9 Telling the Future – page 228 government and religion closely linkedoracle bones – first example of Chinese writingPhoto: A Shang oracle bone. Available from:
10 The Chinese Language – page 228 pictographs – characters that stand for objectsideographs – a character that joins two or more pictographs to represent an ideaadvantage: people from all over could read = unitydisadvantage: too many characters too remember (needed to know 1,500 to be barely literate)
11 Shang Artists – page 229bronze casting – the best-known Shang art formPhoto: The Shang dynasty (1570?-1045? BC) arose during the Bronze Age in China. In addition to producing stone tools, such as the mattock and axe (bottom left), the Shang made notable advances in the manufacture of bronze weapons and ritual vessels. The bronze objects shown here include the halberd (top left), the chief weapon in ancient Chinese society, and the yue (top center), used for beheading human sacrifices. Available from:Photo: Shang casting methods. Available from:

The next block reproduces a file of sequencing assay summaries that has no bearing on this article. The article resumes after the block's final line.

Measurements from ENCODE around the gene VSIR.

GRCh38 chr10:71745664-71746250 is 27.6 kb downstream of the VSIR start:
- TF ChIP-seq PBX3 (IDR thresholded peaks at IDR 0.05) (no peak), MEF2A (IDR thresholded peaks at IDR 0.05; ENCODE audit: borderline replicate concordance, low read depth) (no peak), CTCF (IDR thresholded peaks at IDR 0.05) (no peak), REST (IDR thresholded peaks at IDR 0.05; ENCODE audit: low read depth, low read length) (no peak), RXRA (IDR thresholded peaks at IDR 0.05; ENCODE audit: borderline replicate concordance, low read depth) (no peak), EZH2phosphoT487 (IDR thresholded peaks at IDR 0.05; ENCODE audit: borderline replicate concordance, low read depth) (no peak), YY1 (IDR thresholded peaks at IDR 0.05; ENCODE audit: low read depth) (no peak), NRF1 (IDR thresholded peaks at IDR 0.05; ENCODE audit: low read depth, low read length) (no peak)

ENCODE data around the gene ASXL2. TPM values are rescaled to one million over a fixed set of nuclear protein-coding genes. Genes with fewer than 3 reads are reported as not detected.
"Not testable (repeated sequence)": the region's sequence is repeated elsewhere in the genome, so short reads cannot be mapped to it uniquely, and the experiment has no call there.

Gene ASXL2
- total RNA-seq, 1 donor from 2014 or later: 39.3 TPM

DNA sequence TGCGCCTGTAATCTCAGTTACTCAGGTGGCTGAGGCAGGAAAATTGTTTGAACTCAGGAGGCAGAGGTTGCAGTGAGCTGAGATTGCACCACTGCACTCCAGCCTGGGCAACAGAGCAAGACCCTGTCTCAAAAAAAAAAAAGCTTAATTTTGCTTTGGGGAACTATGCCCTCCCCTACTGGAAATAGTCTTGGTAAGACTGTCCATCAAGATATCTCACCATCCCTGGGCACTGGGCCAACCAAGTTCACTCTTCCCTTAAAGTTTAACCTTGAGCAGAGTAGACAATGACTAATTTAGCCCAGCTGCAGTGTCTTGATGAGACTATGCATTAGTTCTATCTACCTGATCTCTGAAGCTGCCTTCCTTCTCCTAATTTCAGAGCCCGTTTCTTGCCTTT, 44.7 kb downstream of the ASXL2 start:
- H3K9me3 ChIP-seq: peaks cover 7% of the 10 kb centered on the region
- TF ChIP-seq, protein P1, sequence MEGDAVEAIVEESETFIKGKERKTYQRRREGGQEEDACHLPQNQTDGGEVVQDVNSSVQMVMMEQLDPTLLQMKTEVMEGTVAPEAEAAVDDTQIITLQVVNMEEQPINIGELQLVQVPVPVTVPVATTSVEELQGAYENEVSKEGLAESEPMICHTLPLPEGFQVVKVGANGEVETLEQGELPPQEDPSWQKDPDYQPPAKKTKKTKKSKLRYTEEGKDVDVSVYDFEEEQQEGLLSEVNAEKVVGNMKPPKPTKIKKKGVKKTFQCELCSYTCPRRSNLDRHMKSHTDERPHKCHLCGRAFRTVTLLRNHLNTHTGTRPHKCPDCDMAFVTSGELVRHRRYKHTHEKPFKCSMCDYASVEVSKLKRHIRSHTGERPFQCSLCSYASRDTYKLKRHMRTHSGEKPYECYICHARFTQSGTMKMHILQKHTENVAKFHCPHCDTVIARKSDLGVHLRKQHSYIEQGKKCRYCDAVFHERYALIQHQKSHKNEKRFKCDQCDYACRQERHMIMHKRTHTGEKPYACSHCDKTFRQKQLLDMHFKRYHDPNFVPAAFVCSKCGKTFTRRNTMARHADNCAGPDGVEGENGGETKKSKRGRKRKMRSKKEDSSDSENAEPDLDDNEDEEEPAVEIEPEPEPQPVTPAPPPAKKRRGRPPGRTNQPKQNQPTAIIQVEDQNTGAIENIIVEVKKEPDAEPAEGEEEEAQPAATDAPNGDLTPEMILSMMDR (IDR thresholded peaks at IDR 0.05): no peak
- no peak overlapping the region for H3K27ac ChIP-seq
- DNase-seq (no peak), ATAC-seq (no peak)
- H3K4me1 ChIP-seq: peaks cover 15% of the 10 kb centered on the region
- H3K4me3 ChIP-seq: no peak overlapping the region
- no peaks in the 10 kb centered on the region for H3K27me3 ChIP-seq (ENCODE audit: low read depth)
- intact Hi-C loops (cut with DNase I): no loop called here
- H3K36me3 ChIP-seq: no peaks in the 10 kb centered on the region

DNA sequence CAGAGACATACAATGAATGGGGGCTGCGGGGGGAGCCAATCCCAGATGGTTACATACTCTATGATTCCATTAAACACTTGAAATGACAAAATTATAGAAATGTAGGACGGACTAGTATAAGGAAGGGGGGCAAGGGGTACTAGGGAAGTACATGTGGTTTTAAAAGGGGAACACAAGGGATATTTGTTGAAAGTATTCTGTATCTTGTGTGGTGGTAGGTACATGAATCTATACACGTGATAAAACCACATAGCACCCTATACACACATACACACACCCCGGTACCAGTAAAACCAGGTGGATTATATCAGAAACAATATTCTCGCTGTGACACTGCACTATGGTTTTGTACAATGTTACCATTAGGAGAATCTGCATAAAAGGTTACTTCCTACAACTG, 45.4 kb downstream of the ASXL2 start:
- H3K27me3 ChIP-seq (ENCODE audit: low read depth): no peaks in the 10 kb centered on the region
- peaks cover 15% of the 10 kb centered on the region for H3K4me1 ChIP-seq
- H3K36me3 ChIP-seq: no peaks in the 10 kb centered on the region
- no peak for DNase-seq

12 The Zhou Dynasty – page 229Wu Wang led a rebellion against the Shang, and created the Zhou dynasty (1045 B.C. – 256 B.C.).dynasty lased for more than 800 yearsdeveloped the idea of the Mandate of Heaven
13 What Was the Mandate of Heaven? – page 230 mandate – a formal orderMandate of Heaven – idea that the king had been chosen by heavenly order to rule; Zhou claimed that principle gave them the right to rulecatches:Dao – the proper way kings were expected to rulepeople had the right to overthrow an unjust king or one that has apparently lost the Mandate of Heavendynastic cycle